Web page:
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Watch: Market Movers Europe, October 8-12: London braces itself for a week of metals, money and oil

In this week's Market Movers: the global metals industry will descend on London for one of the industry's biggest annual gatherings: LME Week.

The event, organized by the London Metal Exchange, kicks off with a day-long seminar featuring a keynote address by Trafigura CEO Jeremy Weir. There will also be panel discussions on the impact of sanctions and tariffs.

This is the focus of this week's social media question: Do you expect 2019 to be better or worse for the metals industry? Tweet us your thoughts with the hashtag #PlattsMM.

Also taking place in London this week is the Oil & Money conference, which starts on Tuesday. Executives of oil companies and trading houses, as well as OPEC Secretary General Mohammed Barkindo, will congregate in London to discuss the new energy landscape.

Staying with political hot potatoes, the UK's Cuadrilla Resources is to begin fracking for shale gas in Northwest England this week. It's the first activity of its kind in the UK since 2011.

National Grid publishes its Winter Outlook Thursday. The UK's new belt-and-braces Capacity Market likely to afford the transmission system operator a considerable level of comfort for the season.

Finally, in the grains market, all eyes will be on the US Department of Agriculture's World Agricultural Supply and Demand report, expected Thursday.

Join our conversations on Twitter - use #PlattsMM and connect with us.

Blockchain for commodities: Trading opportunities in a digital age

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In this week's highlights: London braces itself for a week of metals, money and oil; traders will be watching for key reports from the IEA and US Department of Agriculture; and fracking is set to restart in the UK.

This week, the global metals industry will descend on London for one of the industry's biggest annual gatherings: LME Week. The event, organized by the London Metal Exchange, kicks off with a day-long seminar featuring a keynote address by Trafigura CEO Jeremy Weir.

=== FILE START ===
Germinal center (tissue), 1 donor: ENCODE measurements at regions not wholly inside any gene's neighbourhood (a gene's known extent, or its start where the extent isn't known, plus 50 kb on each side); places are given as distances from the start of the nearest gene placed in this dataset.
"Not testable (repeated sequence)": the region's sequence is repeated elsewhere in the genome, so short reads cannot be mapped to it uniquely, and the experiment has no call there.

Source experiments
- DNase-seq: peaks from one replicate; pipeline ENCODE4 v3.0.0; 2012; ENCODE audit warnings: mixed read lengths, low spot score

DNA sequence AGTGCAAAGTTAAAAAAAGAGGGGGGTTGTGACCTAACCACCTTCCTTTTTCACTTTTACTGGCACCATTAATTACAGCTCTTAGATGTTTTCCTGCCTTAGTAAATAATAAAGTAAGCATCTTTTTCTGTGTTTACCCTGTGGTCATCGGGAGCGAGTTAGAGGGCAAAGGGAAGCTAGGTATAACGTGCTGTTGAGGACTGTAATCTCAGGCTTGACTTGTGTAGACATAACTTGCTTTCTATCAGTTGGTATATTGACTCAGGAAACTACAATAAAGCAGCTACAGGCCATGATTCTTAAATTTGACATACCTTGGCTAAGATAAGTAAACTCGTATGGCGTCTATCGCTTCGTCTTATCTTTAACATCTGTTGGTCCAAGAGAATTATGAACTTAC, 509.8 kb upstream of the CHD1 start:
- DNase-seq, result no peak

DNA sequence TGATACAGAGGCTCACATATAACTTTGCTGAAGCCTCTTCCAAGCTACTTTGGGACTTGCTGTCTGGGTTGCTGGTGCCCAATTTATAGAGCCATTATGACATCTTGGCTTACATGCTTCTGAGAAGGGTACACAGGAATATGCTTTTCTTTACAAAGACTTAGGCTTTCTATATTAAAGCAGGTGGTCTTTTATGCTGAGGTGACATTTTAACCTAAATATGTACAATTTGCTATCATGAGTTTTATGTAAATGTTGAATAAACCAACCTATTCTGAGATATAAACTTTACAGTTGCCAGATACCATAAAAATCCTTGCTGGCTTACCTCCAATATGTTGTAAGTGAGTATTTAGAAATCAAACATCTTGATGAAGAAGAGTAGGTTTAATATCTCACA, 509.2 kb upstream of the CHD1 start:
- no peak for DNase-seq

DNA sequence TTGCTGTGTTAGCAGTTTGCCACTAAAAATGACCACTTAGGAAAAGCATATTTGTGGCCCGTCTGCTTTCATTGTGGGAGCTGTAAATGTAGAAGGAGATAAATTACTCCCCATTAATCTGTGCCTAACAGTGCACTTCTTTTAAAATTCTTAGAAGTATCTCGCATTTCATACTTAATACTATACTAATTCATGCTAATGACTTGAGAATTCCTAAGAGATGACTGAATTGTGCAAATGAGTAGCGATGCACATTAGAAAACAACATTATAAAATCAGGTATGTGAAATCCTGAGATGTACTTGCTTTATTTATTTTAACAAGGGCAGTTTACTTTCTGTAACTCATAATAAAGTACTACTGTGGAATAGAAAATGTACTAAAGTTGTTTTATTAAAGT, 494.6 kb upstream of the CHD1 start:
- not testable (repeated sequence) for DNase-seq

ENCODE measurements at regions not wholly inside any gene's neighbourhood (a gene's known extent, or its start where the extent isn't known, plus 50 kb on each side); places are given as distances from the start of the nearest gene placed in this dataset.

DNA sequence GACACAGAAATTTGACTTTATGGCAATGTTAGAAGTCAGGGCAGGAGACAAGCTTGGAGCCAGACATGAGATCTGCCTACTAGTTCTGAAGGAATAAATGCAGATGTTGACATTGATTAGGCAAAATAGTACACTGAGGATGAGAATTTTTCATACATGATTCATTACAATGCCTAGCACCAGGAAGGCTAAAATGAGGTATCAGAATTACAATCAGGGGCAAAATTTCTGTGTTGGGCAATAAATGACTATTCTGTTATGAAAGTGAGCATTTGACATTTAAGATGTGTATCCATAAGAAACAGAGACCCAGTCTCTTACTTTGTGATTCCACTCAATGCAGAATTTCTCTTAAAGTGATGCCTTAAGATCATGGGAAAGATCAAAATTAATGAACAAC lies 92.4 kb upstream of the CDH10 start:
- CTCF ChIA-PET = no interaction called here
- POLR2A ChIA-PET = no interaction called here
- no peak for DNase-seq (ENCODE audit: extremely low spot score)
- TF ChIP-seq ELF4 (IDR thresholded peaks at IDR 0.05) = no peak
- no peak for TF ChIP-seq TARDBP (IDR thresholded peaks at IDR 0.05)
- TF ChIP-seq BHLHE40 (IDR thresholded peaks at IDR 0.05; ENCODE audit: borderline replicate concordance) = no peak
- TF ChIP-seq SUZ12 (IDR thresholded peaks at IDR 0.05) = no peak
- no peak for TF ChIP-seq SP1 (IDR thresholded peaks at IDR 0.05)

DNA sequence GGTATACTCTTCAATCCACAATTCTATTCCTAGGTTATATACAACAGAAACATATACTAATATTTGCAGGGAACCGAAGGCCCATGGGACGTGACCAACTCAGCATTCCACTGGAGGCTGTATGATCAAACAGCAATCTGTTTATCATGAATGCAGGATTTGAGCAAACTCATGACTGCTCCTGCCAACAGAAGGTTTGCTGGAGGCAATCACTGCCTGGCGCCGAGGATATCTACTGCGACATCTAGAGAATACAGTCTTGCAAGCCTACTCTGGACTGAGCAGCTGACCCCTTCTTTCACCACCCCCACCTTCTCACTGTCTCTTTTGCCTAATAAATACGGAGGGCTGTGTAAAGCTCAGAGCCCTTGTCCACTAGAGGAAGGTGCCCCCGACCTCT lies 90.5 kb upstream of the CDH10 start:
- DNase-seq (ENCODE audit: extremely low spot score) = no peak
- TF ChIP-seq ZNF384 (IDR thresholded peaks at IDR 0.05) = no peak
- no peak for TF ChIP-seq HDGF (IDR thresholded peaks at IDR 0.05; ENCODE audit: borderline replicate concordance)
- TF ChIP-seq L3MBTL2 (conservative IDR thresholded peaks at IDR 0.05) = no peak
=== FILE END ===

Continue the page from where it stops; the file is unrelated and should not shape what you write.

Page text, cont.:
There will also be panel discussions on the impact of sanctions and tariffs, responsible sourcing in metals and China's economic outlook. Networking opportunities feature prominently throughout the week, including our own reception Monday night at the Churchill War Rooms – a historic underground bunker used to shelter the UK cabinet from bombing raids. Some executives may already be feeling a sense of the wartime spirit.

Our social media question this week is: Do you expect 2019 to be better or worse for the metals industry? Tweet us your thoughts with the hashtag #PlattsMM.

Also taking place in London this week is the Oil & Money conference, which starts on Tuesday. Executives of oil companies and trading houses, as well as OPEC Secretary General Mohammed Barkindo, will congregate in London to discuss the new energy landscape. US sanctions on Iran and the recent, rapid rise in the price of crude oil are sure to dominate discussions.

Another key topic will be the prospects of increased spending by oil majors. The will be represented this year by Total CEO Patrick Pouyanne and his BP counterpart Bob Dudley. The head of Libya's National Oil Company, Mustafa Sanalla, will give his perspective, following a recent recovery in output from his war-torn country.

Also among the speakers due at the Oil & Money event is Fatih Birol, the executive director of the International Energy Agency. Birol's organization releases its closely watched monthly oil market report Friday. The report will be closely scrutinized given the looming Iran sanctions and rising concern among politicians about the effect on prices.

Staying with political hot potatoes, the UK's Cuadrilla Resources is to begin fracking for shale gas in Northwest England this week. It's the first activity of its kind in the UK since 2011. The use of fracking has been politically controversial because of fears of minor earthquakes and water contamination, but the UK is increasingly dependent on gas imports. Cuadrilla and its peers say shale gas can go some way to reducing that dependence. The company expects to be able to come up with an assessment of the recoverable reserves at the site in the first quarter of 2019.

And talking of UK energy security, National Grid publishes its Winter Outlook Thursday. The UK's new belt-and-braces Capacity Market likely to afford the transmission system operator a considerable level of comfort for the season.

Delivery of the first four-year ahead Capacity Market auction began October 1, with 49 gigawatts of generation capacity now being paid to ensure security of supply during peak winter periods. Add a further 6 gigawatts signed up in a top-up auction earlier this year, and a degree of fully justified smugness can be expected from our friends in the control room. However, the cost to the consumer -- at around a billion pounds -- might seem a little high.

Thanks for kicking off your Monday with us, and have a great week ahead.